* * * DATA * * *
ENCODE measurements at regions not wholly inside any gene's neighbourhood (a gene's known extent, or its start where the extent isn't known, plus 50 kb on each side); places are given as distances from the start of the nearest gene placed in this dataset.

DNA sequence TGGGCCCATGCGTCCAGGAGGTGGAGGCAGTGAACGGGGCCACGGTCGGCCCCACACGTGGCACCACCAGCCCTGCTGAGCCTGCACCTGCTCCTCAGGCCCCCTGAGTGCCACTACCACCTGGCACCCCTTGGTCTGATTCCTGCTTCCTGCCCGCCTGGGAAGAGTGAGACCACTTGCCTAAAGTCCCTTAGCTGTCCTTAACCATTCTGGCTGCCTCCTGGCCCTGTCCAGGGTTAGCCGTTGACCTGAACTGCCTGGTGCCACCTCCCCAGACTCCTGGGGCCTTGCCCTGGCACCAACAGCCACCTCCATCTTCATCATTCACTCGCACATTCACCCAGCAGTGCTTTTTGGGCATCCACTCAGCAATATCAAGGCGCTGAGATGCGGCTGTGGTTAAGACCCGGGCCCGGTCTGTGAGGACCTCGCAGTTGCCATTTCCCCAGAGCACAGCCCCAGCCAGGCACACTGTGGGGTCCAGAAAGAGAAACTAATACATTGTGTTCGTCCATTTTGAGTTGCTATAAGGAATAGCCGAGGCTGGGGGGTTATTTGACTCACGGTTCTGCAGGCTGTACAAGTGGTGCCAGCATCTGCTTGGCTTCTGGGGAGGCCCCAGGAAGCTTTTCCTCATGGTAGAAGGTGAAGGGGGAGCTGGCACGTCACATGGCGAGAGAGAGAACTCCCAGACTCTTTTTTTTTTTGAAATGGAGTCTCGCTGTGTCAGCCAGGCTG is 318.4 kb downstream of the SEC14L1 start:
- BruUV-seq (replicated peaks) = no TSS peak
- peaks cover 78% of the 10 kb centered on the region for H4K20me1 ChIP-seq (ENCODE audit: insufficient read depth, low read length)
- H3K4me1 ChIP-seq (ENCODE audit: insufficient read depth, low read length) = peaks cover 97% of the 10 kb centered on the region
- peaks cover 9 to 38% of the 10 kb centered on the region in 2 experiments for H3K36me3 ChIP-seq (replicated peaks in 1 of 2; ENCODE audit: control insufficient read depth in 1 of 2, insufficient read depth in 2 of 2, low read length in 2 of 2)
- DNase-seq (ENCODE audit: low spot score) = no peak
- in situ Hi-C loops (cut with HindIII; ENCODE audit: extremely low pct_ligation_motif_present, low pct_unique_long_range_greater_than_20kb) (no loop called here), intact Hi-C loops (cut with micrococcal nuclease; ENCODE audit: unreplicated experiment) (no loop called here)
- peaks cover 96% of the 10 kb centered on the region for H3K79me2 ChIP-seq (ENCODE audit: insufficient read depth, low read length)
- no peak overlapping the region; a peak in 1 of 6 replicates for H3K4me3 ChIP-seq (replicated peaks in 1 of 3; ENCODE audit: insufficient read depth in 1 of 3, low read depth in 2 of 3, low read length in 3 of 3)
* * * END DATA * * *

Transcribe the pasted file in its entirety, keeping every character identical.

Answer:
ENCODE measurements at regions not wholly inside any gene's neighbourhood (a gene's known extent, or its start where the extent isn't known, plus 50 kb on each side); places are given as distances from the start of the nearest gene placed in this dataset.

DNA sequence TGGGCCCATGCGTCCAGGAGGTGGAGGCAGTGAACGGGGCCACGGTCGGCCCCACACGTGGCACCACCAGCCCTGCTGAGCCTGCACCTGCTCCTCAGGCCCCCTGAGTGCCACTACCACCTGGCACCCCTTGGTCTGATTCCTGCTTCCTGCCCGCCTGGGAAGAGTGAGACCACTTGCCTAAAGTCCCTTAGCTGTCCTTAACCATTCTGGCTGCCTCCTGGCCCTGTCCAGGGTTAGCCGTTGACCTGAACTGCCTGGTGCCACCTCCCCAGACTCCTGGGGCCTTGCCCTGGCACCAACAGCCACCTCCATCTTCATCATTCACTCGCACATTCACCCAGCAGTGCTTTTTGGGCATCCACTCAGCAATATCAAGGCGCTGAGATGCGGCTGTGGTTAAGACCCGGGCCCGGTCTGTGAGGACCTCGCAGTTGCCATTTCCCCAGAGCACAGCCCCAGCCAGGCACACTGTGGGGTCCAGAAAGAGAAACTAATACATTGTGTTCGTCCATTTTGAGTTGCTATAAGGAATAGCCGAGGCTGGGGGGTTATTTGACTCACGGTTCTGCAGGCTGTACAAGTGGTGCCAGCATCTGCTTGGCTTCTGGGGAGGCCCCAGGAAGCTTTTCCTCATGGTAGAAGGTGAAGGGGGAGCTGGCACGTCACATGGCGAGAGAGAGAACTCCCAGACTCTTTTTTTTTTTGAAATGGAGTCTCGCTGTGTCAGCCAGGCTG is 318.4 kb downstream of the SEC14L1 start:
- BruUV-seq (replicated peaks) = no TSS peak
- peaks cover 78% of the 10 kb centered on the region for H4K20me1 ChIP-seq (ENCODE audit: insufficient read depth, low read length)
- H3K4me1 ChIP-seq (ENCODE audit: insufficient read depth, low read length) = peaks cover 97% of the 10 kb centered on the region
- peaks cover 9 to 38% of the 10 kb centered on the region in 2 experiments for H3K36me3 ChIP-seq (replicated peaks in 1 of 2; ENCODE audit: control insufficient read depth in 1 of 2, insufficient read depth in 2 of 2, low read length in 2 of 2)
- DNase-seq (ENCODE audit: low spot score) = no peak
- in situ Hi-C loops (cut with HindIII; ENCODE audit: extremely low pct_ligation_motif_present, low pct_unique_long_range_greater_than_20kb) (no loop called here), intact Hi-C loops (cut with micrococcal nuclease; ENCODE audit: unreplicated experiment) (no loop called here)
- peaks cover 96% of the 10 kb centered on the region for H3K79me2 ChIP-seq (ENCODE audit: insufficient read depth, low read length)
- no peak overlapping the region; a peak in 1 of 6 replicates for H3K4me3 ChIP-seq (replicated peaks in 1 of 3; ENCODE audit: insufficient read depth in 1 of 3, low read depth in 2 of 3, low read length in 3 of 3)